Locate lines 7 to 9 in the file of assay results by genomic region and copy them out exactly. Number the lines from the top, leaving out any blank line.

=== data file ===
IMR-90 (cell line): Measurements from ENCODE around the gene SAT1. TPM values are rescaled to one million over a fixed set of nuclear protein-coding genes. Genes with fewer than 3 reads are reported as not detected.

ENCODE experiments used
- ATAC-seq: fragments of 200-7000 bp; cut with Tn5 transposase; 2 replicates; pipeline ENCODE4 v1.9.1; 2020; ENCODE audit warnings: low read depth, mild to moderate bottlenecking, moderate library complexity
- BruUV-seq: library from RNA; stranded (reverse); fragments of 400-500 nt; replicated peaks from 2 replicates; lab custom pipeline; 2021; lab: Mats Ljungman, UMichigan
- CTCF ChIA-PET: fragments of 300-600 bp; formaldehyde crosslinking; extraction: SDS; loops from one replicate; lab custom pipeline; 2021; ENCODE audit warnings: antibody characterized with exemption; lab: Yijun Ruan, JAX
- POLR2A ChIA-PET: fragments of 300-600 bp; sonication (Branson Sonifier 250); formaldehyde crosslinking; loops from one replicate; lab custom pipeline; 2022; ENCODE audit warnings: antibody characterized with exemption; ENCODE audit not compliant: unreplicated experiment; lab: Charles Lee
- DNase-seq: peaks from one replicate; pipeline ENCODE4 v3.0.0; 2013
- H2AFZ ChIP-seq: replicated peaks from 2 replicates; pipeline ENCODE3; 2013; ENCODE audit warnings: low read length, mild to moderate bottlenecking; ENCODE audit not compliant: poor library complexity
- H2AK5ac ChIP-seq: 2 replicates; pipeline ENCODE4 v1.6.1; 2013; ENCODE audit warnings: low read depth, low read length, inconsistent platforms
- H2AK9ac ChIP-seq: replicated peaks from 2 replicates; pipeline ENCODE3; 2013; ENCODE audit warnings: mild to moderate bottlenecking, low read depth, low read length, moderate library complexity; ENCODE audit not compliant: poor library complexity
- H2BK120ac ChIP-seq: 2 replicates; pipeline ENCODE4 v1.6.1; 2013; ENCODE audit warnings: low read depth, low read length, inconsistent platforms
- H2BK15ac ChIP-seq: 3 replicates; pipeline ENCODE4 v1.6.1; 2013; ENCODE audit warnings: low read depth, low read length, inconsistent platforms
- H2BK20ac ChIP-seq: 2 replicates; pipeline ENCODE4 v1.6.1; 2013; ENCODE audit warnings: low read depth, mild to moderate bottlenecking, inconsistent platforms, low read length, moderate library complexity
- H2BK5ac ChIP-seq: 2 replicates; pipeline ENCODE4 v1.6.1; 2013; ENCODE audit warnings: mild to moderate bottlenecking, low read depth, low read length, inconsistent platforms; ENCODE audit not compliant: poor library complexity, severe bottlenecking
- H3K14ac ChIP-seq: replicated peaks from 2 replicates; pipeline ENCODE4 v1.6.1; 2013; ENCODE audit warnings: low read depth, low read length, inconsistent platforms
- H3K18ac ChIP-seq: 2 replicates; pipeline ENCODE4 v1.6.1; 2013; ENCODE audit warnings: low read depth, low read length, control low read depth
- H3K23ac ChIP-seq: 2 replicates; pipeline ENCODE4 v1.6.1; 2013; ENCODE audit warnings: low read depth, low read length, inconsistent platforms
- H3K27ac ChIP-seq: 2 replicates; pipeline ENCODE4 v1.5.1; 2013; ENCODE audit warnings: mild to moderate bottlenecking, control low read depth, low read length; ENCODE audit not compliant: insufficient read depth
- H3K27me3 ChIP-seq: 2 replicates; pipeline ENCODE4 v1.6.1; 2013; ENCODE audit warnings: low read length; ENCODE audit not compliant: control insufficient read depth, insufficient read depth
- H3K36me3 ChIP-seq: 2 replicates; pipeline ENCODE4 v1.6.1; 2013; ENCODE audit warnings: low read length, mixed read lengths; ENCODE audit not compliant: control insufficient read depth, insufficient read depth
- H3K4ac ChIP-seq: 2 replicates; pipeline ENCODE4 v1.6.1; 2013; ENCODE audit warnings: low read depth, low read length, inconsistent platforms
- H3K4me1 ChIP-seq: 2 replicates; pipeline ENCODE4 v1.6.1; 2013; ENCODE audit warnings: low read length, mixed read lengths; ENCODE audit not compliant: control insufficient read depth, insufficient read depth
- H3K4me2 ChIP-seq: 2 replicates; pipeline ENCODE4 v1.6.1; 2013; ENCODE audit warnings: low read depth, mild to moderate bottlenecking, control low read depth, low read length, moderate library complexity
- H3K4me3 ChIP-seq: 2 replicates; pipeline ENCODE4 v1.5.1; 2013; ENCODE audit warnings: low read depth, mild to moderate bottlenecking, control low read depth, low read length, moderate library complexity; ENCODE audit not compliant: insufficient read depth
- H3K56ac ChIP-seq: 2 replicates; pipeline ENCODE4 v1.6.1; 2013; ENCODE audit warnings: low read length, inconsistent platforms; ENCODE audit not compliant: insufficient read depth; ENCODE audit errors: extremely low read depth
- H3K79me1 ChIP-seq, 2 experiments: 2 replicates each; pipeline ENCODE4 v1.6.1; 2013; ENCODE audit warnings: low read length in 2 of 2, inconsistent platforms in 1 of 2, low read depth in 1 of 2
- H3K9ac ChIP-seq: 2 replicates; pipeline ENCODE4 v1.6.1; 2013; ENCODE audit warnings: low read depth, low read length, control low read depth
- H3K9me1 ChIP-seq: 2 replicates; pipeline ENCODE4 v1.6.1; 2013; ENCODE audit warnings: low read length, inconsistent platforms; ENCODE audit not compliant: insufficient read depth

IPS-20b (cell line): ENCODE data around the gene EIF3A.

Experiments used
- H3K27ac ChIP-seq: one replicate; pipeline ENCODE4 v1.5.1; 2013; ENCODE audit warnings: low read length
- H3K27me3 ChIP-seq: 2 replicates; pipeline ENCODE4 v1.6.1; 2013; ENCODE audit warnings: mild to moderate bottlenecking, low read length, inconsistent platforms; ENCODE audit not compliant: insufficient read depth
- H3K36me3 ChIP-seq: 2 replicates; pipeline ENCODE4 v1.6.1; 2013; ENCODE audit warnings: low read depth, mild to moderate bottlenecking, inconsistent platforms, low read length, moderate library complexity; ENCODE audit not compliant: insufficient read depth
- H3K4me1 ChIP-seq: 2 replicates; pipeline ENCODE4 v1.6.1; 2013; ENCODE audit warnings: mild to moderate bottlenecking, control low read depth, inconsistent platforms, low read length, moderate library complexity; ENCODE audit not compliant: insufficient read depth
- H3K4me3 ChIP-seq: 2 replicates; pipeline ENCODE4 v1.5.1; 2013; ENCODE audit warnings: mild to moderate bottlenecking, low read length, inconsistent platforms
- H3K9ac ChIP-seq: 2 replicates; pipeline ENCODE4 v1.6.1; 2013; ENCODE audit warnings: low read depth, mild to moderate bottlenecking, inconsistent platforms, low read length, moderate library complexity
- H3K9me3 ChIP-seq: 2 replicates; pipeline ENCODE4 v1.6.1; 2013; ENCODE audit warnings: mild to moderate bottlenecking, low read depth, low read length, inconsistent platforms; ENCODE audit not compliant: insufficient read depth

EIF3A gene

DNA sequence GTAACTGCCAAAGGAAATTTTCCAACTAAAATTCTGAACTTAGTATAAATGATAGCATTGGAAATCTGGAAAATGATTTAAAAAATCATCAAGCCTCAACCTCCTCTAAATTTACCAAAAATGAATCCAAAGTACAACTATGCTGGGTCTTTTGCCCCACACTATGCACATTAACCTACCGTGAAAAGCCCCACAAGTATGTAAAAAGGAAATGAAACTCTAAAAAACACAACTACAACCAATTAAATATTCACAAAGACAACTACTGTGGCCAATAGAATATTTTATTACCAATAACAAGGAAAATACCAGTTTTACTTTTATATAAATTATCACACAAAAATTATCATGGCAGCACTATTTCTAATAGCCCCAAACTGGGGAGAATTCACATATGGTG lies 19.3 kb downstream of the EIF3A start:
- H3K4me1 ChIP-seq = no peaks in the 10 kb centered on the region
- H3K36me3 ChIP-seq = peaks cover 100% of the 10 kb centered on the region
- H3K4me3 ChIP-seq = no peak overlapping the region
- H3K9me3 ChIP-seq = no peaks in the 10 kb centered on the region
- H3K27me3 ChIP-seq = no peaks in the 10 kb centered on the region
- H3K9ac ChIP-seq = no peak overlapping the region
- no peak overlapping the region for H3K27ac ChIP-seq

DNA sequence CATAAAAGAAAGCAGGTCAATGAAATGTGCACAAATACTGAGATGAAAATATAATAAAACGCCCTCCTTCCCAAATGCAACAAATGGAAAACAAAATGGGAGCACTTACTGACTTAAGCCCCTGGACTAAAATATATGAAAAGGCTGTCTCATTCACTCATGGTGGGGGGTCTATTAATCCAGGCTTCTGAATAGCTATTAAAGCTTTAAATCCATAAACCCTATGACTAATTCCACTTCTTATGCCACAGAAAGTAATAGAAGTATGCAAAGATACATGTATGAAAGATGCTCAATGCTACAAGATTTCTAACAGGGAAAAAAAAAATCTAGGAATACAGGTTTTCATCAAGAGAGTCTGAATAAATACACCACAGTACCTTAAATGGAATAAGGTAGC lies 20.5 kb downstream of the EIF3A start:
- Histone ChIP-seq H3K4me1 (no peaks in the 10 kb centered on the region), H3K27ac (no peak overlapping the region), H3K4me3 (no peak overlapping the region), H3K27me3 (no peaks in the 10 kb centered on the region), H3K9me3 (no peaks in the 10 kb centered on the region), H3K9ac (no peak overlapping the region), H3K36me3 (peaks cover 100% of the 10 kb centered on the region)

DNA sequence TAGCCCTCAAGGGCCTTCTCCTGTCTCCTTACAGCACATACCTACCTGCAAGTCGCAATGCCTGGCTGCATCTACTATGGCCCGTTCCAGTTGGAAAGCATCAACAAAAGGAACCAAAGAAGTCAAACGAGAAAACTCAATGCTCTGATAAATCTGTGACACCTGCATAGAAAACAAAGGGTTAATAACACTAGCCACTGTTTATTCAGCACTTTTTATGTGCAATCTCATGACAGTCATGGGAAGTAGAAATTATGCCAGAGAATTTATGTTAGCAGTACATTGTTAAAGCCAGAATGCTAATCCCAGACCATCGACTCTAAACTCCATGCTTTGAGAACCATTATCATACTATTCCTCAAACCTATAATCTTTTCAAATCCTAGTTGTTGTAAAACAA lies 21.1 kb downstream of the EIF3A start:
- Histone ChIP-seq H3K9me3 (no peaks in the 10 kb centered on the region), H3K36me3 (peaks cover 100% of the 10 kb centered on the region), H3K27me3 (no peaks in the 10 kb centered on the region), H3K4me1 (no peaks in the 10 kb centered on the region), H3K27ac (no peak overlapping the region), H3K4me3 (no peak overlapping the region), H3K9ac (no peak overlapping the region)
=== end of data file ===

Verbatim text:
- DNase-seq: peaks from one replicate; pipeline ENCODE4 v3.0.0; 2013
- H2AFZ ChIP-seq: replicated peaks from 2 replicates; pipeline ENCODE3; 2013; ENCODE audit warnings: low read length, mild to moderate bottlenecking; ENCODE audit not compliant: poor library complexity
- H2AK5ac ChIP-seq: 2 replicates; pipeline ENCODE4 v1.6.1; 2013; ENCODE audit warnings: low read depth, low read length, inconsistent platforms